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$ 9. The Teutonic origin of England's political and legal institutions. As the beginnings of American political institutions must be sought in the earlier home of the race in England, so in turn the first germs of England's Constitution can be traced to the still older home of the AngloSaxon race in the Gerinan forests. In this respect a striking contrast is to be seen between the history of England during the early medieval period on the one hand and that of France, Spain or Italy on the other. The inhabitants of all of these countries lost their old characteristics, institutions and laws under the Roman influence. Throughout all the western provinces of the Roman Empire only Roman civilization and Roman law existed during the latter period of the Empire. Upon the European continent these influences were not eliminated when the Roman Empire fell before its northern invaders, the victorious Teutonic tribes becoming absorbed and civilized by the inhabitants of the vanquished provinces. The conqueror furnished the ruler, but the conquered supplied the laws. The mass of property passed to the Teuton, but the law governing such property remained mainly that of the Roman. Roman law and civilization held their ground, and by their superior merits forced themselves upon the conqueror. There is no hiatus in the history of these countries; their political, constitutional and legal history extends back beyond the Teutonic to the Roman conquest. The Teuton merely infused a new element into the conquered race, which had little influence upon its political institutions or development. Such is universally admitted to have been the course of history in Gaul, Italia and Hispania, but such, in spite of the opinions of a certain school of historians, was not the course of history in Britain.

Authorities are not cited for statements in this chapter, which

are all matters of general historical knowledge.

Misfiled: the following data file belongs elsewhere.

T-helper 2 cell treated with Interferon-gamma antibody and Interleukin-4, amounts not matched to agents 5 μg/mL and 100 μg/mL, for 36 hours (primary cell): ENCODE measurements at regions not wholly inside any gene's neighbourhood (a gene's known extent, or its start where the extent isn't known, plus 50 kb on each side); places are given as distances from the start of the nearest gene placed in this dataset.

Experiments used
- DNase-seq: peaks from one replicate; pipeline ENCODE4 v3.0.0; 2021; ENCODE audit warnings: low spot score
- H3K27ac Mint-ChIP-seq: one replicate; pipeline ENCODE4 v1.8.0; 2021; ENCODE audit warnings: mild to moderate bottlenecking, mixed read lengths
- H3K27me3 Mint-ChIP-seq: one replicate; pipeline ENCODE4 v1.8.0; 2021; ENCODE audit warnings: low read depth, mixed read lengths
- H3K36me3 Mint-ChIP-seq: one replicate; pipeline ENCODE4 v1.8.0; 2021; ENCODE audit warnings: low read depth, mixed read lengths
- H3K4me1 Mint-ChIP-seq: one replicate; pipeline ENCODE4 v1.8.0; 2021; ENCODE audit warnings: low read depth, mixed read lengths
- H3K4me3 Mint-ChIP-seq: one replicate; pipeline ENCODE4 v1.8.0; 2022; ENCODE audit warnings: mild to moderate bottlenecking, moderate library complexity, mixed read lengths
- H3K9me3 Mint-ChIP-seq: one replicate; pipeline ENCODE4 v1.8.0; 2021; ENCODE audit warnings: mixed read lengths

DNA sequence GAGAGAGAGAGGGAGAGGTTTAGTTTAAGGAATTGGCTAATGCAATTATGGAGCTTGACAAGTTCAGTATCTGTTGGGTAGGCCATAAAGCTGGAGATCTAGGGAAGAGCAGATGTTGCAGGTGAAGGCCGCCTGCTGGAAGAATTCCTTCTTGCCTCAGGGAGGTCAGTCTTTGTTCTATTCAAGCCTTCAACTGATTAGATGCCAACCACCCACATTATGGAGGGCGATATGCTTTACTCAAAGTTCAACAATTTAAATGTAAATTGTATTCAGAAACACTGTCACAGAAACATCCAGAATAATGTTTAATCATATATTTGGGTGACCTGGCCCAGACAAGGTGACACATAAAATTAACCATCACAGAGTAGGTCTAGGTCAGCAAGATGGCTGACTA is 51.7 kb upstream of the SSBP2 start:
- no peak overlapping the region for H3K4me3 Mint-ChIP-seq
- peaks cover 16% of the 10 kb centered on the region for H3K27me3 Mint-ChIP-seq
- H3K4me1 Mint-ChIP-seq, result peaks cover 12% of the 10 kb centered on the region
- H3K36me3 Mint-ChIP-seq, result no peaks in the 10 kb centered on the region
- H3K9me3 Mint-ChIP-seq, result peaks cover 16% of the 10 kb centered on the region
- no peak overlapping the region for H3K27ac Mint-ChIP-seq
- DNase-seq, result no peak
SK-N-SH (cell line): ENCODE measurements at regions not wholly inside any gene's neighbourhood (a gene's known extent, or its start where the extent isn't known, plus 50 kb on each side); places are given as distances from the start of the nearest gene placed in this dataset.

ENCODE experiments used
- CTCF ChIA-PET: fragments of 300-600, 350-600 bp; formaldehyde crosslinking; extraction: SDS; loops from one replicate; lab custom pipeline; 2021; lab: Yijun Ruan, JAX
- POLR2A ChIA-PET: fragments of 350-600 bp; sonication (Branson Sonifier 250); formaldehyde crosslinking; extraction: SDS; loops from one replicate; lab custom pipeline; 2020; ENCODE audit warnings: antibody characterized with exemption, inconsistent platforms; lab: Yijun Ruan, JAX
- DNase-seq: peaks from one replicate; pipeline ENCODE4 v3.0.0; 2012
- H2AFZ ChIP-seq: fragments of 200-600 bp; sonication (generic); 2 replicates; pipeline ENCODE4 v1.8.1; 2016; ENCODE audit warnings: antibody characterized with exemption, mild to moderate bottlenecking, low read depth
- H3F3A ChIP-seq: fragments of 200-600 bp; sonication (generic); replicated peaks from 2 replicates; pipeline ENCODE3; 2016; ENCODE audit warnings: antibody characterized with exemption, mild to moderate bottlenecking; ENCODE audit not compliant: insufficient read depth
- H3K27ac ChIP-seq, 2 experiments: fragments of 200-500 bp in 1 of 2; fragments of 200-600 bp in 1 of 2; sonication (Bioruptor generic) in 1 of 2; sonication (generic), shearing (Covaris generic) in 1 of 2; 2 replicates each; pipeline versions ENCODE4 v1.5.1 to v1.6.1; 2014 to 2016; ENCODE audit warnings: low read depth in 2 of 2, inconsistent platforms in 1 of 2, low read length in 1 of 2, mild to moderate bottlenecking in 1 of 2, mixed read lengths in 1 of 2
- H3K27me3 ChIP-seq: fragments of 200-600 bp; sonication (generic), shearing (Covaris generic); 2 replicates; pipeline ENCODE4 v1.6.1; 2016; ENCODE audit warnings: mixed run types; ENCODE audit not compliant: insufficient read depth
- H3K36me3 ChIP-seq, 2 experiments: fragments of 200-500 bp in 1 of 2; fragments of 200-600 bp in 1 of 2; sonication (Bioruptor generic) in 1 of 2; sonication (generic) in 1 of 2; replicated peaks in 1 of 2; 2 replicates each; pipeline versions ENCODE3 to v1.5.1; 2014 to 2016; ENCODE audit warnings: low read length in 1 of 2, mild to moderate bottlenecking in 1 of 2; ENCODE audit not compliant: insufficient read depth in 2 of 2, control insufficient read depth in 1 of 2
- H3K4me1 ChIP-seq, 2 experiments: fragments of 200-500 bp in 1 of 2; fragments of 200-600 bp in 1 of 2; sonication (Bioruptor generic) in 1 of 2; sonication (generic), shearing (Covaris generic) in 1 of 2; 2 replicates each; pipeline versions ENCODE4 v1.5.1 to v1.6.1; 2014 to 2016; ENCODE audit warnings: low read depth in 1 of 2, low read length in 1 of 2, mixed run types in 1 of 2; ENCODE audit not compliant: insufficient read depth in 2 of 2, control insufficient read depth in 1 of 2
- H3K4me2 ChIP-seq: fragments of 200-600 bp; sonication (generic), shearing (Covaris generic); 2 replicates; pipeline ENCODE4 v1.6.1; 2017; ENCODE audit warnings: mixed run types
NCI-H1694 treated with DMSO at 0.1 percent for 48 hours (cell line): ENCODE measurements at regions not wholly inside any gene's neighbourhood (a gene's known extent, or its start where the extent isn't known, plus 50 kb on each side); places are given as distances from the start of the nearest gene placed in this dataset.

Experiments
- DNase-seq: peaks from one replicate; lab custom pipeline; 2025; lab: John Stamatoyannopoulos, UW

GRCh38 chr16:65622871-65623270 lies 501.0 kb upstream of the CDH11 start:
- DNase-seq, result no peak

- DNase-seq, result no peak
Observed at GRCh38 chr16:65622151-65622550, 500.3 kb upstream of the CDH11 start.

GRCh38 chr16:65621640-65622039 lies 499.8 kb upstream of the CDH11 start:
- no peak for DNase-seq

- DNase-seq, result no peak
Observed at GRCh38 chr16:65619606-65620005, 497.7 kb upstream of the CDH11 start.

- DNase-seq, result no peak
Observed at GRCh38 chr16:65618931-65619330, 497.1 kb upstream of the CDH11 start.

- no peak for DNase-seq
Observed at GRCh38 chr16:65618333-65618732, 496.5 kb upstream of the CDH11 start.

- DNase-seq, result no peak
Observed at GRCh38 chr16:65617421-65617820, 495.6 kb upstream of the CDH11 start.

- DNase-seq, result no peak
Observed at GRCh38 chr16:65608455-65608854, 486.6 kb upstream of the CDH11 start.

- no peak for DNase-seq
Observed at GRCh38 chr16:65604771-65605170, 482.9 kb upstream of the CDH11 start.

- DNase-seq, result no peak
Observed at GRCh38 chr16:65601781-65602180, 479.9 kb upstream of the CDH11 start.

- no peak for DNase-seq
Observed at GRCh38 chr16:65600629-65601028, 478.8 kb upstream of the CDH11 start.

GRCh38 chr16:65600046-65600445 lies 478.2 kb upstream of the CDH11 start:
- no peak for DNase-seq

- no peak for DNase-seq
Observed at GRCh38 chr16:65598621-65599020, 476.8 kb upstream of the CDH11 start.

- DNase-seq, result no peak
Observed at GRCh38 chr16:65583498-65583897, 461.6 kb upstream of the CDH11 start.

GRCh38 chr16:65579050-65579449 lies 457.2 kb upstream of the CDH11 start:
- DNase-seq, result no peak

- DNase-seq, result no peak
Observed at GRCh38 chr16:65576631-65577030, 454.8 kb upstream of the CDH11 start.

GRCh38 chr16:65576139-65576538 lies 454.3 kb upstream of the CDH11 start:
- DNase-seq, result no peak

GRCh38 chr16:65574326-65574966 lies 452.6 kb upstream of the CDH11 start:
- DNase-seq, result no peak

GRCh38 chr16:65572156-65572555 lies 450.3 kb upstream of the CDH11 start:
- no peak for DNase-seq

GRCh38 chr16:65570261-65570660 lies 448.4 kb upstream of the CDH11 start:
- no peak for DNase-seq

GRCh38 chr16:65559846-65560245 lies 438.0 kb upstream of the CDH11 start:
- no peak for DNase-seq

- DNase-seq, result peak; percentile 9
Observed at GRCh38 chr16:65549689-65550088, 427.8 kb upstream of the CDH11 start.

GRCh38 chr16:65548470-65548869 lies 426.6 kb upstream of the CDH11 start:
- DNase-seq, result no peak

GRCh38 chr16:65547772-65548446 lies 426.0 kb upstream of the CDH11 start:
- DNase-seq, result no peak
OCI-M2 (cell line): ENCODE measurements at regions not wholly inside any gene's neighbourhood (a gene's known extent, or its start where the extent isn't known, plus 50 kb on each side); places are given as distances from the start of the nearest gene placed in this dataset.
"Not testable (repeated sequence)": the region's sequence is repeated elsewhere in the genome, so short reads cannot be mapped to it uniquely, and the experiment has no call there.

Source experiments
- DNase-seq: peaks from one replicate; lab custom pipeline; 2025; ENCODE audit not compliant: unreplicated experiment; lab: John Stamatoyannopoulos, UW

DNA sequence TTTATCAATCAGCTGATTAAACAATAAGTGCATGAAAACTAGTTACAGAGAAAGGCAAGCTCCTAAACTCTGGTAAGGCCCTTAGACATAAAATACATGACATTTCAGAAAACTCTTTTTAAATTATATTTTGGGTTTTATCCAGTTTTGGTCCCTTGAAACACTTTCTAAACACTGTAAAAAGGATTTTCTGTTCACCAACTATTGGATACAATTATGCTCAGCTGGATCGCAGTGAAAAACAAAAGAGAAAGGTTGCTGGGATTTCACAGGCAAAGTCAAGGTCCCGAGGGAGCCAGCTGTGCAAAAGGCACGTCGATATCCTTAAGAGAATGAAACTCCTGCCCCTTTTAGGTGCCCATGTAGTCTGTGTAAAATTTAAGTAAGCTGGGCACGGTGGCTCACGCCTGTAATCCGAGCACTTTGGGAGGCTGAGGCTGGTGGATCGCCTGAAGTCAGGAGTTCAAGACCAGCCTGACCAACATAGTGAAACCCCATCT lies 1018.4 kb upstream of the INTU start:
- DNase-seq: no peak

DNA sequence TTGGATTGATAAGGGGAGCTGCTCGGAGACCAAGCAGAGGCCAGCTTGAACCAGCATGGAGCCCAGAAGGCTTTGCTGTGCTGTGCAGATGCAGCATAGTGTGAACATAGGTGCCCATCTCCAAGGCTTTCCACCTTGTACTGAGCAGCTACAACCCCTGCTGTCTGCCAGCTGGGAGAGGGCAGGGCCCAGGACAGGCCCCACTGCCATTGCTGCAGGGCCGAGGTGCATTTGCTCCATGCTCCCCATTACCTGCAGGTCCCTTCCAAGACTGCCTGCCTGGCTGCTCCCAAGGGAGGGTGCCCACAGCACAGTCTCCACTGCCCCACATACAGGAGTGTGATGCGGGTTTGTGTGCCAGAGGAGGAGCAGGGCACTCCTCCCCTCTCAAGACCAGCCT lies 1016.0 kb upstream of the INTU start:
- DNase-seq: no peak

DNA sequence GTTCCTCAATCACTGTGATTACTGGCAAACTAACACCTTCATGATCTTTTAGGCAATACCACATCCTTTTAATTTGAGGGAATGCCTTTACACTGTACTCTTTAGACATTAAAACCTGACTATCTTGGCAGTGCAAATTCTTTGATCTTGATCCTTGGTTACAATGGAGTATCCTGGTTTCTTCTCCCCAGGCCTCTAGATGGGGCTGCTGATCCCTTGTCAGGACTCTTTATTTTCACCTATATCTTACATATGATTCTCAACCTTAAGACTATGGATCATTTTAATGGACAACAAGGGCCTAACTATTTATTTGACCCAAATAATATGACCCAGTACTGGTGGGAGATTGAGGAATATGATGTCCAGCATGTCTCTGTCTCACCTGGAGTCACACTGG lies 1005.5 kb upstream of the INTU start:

There is and can be no analogy between the conquest of Britain by the Angles, Saxons and Jutes, and the conquest of Gaul by the Franks, or of Hispania by the Goths. While the latter were wars of conquest, the former was a war of extermination and settlement. The amount of time required in each case will alone prove the distinction. A single long reign was sufficient for the conquest and unification of Gaul. Italia and Hispania fell almost without a blow before barbarie hordes, who desired to reign over the inhabitants of the conquered provinces rather than to exterminate them. In Britain, on the contrary, the conquest was the work of centuries. The Jutes, under IIengist and Horsa, are reputed to have reached England in 419, and although the leaders are mythical, the date may be taken as approximately correct. The force of a united British resistance was not broken until the victory of Deorham in 577, and of Chester in 607 cut off Wales from Cornwall on the South and from Strathelyde on the North; and even then warfare with the detached fragments of British territory still dragged on. Angle and Saxon were indeed to be conquered by Dane and Norman before the last sparks of Celtic resistance were crushed out in the thirteenth century. No single battle settled the fate of Britain. It was a story of centuries of desperate resistance, overcome at length by dogged perseverance. The Saxon won the land inch by inch; but what he won he held and settled. The invading hosts were not merely a horde of warriors, such as followed Alaric or Atilia ; with the Saxon warrior came his family, his customs and his laws. Whenever the Briton was driven back or exterminated, Christianity, Roman Civilization and Roman law passed away. The Anglo-Saxon, in his new home, worked out for himself his system of jurisprudence as an evolution of those germs of political life brought with him from his old fatherland.